Although I’m starting to turn my attention to a blog series I’m planning on launching shortly about Montreal, it appears – unsurprisingly – there’s a little New Orleans still in my system.
Just a bit ago, while on Rue St. Laurent / St. Lawrence Street, I started thinking about some walks I’d like to take in Montreal. The phrase “take that walk” playing in my mind swiftly morphed into Kermit Ruffins’ “When I Die (You Better Second Line),” which I’ve been listening to on a daily basis. Though I didn’t conduct a systematic survey, I’m pretty sure I was the only person on St. Laurent slipping into a strut and waving an imaginary handkerchief. It didn’t last long, but the moment had to be respected.
(Quick and hopefully painless tutorial section. What’s a second line? Basically, it’s a New Orleans tradition where you’ve got the leaders (the “first line”) in a brass band parade in front, then the band itself, then the “second line” AKA everyone else who wants to step into the streets and join in the strutting and marching and joy. The second lines with which I’m most familiar are at jazz funerals, where the departed is accompanied to the cemetery with dirges, and after they’re laid to rest, have their journey onward celebrated with exuberance. Or they’re celebrations by Social Aid and Pleasure Clubs, originally created when African-Americans were unable to obtain insurance and formed their own mutual aid societies, celebrating once a year with parades through the streets in matching suits designed for the main event.)
This past Sunday, following the jazz mass at St. Augustine’s Catholic Church – imagine “cooling off” by stepping out of a non-air conditioned church into a refreshingly humid 34°C – there was a special second line back to Satchmo Summerfest.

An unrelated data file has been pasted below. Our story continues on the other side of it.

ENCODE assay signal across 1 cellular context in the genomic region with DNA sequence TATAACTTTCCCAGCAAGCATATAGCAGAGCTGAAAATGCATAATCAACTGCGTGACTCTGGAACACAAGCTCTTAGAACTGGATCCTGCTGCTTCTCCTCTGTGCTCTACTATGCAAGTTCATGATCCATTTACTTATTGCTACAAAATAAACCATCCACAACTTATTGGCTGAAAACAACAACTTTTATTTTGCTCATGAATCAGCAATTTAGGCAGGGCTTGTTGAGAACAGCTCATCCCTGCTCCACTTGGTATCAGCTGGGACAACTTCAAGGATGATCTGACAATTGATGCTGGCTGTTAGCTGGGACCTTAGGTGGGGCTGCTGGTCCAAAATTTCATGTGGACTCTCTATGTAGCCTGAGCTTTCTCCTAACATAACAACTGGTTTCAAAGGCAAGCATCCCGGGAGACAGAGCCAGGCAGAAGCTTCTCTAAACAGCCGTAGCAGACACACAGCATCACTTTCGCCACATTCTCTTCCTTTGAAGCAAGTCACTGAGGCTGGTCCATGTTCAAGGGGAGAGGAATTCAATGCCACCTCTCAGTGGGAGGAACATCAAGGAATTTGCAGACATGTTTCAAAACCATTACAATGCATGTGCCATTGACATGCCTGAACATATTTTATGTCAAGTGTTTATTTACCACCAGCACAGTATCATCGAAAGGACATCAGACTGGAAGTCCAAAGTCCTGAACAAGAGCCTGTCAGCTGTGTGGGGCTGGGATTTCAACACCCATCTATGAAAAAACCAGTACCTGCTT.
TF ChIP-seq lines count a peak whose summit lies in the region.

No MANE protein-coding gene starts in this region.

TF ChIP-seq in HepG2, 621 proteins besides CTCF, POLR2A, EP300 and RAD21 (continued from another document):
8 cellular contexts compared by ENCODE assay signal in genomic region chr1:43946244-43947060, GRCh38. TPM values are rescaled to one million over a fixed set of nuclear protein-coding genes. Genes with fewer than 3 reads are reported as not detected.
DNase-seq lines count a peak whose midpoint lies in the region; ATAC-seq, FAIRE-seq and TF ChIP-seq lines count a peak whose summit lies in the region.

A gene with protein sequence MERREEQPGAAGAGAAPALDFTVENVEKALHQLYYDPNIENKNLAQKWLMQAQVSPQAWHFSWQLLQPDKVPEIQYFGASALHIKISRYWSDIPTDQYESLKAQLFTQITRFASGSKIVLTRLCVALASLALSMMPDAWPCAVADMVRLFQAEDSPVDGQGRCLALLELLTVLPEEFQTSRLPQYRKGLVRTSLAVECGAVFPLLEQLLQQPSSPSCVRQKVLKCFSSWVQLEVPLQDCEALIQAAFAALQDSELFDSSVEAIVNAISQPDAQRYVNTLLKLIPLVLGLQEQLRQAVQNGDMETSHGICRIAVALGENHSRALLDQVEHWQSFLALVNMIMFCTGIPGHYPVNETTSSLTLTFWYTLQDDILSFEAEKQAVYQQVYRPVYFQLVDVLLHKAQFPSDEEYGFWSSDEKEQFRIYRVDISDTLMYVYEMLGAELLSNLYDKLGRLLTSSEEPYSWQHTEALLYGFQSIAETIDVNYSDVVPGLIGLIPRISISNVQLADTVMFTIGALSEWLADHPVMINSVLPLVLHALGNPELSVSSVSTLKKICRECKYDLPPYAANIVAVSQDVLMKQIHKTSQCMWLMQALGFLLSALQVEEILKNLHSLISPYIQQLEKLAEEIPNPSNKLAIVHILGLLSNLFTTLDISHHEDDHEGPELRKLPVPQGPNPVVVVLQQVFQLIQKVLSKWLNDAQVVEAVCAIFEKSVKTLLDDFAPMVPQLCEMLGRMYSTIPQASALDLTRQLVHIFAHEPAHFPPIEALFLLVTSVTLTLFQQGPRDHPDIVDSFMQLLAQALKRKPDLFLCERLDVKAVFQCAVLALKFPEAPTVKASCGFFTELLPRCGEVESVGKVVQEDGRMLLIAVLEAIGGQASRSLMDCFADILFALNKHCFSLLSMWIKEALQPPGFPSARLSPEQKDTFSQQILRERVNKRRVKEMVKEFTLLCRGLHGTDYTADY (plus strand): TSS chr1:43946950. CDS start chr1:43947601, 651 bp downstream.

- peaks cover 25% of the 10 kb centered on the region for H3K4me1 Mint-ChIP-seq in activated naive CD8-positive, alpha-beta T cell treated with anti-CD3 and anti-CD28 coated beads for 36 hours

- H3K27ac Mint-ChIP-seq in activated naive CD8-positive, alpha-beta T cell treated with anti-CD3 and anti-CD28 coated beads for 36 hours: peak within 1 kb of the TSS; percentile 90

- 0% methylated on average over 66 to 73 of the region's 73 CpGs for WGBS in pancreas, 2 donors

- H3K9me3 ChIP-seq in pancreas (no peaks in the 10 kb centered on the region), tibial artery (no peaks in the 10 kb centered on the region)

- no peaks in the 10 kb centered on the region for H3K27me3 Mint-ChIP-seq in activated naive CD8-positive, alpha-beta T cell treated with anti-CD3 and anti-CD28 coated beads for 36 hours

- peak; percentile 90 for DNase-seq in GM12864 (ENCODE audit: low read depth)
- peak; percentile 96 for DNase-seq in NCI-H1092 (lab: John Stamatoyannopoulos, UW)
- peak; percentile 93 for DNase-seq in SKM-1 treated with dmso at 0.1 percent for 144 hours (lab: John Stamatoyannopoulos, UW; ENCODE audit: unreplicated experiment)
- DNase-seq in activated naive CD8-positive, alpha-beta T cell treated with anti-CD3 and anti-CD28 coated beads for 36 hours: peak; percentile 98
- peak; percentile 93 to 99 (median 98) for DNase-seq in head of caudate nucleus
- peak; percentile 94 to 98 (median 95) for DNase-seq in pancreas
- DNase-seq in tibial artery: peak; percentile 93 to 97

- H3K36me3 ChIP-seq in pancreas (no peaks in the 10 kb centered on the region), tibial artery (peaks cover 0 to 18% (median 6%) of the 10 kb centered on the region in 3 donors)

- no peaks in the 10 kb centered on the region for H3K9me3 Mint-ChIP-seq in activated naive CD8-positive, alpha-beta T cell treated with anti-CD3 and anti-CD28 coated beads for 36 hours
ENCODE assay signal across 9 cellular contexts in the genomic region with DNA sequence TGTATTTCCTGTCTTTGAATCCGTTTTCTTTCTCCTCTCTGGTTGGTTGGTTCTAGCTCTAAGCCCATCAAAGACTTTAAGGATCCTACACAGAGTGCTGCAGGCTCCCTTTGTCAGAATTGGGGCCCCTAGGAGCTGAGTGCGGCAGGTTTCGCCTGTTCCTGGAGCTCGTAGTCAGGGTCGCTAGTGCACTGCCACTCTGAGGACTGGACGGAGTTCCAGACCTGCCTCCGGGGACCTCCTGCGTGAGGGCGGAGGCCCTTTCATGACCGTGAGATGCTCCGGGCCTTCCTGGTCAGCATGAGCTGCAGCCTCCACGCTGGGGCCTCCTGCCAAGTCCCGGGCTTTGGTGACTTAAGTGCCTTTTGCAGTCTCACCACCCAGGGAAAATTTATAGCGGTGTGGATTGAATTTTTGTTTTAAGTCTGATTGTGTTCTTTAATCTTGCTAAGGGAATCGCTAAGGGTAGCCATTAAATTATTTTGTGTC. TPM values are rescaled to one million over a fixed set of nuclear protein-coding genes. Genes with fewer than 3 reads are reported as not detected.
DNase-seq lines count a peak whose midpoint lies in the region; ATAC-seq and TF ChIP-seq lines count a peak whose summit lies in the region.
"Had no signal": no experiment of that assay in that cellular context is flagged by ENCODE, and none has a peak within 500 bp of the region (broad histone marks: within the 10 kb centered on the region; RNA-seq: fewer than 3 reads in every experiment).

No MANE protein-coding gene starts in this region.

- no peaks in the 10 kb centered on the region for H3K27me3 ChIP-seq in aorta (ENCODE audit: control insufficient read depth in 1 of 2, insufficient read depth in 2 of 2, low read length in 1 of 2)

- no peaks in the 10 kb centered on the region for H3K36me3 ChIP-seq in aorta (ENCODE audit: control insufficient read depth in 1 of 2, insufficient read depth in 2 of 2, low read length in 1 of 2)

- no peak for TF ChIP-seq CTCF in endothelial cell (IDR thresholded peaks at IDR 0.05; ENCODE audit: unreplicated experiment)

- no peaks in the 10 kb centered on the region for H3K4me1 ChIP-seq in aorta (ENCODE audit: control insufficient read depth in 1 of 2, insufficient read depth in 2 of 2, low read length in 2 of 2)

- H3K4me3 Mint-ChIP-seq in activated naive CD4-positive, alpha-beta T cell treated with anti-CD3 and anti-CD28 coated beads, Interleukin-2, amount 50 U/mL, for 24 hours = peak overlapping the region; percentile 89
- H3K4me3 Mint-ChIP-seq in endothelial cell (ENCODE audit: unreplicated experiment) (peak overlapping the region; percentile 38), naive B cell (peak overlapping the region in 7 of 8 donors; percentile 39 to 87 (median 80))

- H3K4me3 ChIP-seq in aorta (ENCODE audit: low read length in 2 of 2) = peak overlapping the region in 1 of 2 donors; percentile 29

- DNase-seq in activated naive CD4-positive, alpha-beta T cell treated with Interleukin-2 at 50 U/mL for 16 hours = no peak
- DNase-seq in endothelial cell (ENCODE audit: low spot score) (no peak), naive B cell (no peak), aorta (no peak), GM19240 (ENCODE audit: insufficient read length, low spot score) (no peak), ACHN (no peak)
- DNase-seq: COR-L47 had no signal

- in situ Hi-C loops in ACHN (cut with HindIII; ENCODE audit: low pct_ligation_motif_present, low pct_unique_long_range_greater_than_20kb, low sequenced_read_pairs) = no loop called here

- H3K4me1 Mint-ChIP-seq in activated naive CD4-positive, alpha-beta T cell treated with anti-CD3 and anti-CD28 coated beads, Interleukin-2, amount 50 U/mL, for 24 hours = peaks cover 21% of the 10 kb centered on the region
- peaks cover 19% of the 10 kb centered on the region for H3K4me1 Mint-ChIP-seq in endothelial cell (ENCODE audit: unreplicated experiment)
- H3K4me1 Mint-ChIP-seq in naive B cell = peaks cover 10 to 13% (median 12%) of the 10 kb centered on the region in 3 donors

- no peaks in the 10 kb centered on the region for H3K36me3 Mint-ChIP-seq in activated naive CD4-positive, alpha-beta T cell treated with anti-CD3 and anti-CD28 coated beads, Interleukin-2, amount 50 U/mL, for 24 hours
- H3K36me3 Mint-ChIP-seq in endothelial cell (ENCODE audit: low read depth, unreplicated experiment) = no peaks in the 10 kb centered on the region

Seeing the pictures I’ve included in this post, a friend of mine responded by saying, “Joy is a serious business in New Orleans. The only people smiling are the white tourists.”
Well, sort of. Joy IS a serious business in New Orleans, because joy isn’t always about being smiley. Not while you’re strutting and dancing and baking in a suit in 34°C, and showing your pride (though these guys were smiles aplenty when it was all done and they found a shady spot with water or beer). As for the white tourist thing, well kind of but not exactly. There were plenty of non-white revellers, and a lot of us were either locals or people like me, enough of a regular to be somewhere between local and foreign. Nor are all the Social Aid and Pleasure Club members black. For instance, when I joined in for last October’s parade by the Prince of Wales club (video below), one of its heralded members was outgoing president, Joe “White Boy” Stern.
Anyway, that’s all sounding a little too dispassionate for such a non-heady affair. The point is…
while I live, I better second line
You tell it, Kermit Ruffins (the song’s his, and the visuals are a montage of second line footage from the Treme television series, in which New Orleans itself is the star):
And one bonus video. The Shotgun Jazz Band performed “Over in the Glory Land” at the festival, and the band at the jazz mass at St. Augustine’s performed it the next day. A lot of young people get the idea of tradition in New Orleans.